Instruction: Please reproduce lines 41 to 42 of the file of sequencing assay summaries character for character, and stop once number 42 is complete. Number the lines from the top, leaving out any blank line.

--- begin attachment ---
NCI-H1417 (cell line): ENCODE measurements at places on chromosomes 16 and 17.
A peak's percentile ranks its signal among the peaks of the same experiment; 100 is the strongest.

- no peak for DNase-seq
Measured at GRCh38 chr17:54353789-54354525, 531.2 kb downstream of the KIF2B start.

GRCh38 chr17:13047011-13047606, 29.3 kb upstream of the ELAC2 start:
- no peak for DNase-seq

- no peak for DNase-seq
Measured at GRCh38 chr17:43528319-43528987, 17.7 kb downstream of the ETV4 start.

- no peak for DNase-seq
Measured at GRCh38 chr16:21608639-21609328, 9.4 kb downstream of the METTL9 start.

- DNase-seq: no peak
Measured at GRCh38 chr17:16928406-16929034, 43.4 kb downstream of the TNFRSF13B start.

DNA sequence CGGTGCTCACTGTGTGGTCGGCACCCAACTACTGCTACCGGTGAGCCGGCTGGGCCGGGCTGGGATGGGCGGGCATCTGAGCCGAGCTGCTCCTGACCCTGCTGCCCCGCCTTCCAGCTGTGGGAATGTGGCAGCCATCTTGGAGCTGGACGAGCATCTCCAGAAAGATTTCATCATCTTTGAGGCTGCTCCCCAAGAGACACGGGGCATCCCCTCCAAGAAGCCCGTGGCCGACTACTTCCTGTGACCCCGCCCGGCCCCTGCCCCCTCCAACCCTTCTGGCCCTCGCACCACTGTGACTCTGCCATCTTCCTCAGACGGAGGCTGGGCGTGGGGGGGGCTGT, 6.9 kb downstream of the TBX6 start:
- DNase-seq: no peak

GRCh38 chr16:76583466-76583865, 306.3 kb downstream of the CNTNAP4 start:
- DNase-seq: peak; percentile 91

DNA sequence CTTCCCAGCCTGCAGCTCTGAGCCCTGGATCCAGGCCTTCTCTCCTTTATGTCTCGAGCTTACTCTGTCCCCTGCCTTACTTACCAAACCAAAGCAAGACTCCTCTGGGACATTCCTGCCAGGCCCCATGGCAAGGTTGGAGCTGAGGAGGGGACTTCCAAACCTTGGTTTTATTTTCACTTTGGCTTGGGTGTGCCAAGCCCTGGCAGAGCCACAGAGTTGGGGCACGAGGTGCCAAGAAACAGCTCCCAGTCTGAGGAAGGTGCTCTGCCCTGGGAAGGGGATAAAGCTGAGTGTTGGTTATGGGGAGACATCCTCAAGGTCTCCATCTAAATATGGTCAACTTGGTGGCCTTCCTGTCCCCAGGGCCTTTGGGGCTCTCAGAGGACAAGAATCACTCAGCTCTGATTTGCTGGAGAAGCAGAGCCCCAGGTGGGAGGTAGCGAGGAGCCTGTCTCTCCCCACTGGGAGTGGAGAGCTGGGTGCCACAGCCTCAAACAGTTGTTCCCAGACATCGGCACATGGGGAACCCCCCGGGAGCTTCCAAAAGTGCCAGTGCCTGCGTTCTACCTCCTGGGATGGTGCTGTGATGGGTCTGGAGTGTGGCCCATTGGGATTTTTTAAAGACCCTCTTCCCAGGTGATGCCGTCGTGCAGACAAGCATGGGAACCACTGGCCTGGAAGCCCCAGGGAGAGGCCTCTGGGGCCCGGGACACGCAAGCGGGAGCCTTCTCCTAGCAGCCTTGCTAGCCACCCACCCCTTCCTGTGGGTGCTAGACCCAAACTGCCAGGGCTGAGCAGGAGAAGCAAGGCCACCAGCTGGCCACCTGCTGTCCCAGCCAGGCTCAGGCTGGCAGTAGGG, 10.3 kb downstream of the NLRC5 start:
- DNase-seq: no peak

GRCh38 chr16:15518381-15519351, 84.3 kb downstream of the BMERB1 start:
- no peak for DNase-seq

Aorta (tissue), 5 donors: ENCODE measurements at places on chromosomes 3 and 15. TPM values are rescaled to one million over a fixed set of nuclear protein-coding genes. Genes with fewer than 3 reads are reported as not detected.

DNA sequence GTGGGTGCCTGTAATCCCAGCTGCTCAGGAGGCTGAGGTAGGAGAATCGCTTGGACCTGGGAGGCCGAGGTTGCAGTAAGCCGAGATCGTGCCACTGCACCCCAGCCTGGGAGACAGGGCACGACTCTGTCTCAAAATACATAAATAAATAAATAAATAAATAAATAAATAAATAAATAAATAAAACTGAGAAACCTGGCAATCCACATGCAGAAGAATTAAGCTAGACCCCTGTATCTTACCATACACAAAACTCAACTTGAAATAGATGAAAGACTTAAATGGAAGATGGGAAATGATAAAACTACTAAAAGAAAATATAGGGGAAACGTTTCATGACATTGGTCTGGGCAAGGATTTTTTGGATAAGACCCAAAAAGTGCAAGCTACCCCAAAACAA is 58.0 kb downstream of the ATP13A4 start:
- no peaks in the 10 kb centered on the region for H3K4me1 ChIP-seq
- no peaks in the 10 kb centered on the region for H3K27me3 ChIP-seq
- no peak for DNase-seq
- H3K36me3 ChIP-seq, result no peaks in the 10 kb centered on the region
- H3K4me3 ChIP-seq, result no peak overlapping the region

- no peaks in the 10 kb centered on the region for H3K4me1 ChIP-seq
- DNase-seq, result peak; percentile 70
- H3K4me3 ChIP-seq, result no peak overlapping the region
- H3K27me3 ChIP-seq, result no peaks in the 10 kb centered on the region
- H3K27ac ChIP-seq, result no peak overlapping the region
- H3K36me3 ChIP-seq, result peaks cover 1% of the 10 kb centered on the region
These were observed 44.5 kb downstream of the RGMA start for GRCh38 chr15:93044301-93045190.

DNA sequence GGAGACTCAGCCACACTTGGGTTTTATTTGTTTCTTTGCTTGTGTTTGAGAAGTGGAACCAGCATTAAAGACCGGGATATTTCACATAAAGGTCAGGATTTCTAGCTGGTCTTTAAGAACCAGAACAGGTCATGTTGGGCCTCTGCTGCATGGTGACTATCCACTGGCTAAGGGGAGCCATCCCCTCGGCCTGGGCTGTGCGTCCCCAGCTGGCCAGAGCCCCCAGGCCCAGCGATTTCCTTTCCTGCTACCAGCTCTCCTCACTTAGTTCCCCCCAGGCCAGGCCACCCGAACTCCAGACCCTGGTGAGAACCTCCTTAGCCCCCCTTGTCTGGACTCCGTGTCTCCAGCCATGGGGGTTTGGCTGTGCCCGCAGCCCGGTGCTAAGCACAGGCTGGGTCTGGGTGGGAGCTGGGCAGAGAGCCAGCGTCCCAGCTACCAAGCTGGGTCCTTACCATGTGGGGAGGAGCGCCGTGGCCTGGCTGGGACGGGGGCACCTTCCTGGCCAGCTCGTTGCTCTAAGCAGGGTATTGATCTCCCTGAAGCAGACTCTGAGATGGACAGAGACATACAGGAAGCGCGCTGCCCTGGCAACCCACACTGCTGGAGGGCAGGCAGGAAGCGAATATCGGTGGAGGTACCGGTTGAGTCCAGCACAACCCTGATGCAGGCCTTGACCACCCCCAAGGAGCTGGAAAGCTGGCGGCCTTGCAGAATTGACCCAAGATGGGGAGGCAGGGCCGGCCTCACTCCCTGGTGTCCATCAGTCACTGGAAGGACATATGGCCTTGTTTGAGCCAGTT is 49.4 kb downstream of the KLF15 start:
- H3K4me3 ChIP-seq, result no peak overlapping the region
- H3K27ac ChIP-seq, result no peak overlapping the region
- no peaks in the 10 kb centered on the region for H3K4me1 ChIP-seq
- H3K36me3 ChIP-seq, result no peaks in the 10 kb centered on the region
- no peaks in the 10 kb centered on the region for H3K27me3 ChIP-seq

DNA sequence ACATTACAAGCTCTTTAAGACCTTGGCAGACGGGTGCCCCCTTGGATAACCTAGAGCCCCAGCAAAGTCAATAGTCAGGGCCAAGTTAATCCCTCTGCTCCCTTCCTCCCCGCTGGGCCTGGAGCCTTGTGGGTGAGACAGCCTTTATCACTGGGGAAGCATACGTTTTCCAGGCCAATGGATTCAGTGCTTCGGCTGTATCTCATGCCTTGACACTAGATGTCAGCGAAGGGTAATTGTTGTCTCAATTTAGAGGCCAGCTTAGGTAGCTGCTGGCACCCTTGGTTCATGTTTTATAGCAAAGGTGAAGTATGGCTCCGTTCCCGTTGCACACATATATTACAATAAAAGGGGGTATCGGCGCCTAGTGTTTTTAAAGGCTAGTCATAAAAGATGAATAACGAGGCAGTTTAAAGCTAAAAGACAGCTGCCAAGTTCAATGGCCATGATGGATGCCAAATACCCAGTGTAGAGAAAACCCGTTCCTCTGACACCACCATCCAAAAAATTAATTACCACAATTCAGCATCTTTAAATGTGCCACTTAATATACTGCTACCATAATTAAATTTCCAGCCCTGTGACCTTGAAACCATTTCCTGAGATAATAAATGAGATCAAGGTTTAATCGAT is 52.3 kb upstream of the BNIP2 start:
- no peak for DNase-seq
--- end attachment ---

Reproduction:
DNA sequence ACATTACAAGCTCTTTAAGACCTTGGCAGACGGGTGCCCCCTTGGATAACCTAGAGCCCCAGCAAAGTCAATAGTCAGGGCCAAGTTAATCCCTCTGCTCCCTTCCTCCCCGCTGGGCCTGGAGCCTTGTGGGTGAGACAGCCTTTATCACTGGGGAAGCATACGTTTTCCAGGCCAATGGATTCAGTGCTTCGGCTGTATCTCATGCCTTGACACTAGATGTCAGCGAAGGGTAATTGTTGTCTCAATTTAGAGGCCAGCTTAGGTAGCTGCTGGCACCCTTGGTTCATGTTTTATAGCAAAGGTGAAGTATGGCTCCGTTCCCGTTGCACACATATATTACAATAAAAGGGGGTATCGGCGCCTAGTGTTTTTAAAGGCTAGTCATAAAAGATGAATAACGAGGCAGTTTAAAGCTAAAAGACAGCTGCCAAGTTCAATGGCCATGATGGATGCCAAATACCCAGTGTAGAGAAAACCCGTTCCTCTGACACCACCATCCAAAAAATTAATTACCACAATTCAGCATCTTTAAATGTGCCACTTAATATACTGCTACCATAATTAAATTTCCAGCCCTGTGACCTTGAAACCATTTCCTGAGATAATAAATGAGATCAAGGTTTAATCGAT is 52.3 kb upstream of the BNIP2 start:
- no peak for DNase-seq